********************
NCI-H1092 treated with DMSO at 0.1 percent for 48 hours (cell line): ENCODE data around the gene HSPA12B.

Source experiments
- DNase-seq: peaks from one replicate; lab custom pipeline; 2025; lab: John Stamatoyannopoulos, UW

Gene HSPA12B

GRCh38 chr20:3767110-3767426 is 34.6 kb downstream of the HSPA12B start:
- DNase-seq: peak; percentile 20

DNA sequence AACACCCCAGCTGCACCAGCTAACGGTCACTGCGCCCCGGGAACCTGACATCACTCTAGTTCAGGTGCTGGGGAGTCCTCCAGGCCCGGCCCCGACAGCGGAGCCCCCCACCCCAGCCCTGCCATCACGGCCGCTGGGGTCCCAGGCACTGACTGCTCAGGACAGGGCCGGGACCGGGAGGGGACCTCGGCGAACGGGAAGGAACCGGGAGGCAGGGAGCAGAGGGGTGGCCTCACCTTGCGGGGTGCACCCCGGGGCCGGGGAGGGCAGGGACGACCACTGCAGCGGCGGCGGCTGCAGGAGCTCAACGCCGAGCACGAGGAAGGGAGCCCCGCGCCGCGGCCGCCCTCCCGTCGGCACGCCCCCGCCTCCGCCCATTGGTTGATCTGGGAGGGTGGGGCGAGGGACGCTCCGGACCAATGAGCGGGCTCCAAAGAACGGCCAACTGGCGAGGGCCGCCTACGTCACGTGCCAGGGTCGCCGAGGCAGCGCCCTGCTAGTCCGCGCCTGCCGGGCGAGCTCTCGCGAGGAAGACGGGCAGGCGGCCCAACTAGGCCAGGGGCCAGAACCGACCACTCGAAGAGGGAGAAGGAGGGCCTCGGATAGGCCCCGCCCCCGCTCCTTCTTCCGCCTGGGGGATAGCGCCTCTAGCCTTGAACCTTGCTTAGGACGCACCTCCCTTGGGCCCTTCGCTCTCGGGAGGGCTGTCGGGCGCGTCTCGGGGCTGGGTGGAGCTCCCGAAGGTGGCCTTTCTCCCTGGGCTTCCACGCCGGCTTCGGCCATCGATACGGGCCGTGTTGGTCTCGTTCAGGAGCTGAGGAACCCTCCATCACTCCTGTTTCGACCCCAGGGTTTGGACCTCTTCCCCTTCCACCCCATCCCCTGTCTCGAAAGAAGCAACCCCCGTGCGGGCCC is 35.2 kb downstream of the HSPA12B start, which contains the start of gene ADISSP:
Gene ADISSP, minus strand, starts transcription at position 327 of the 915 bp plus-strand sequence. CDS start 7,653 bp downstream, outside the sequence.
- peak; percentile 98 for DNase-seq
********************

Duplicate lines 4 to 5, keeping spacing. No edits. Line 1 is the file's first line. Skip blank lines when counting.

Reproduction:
Gene HSPA12B

GRCh38 chr20:3767110-3767426 is 34.6 kb downstream of the HSPA12B start: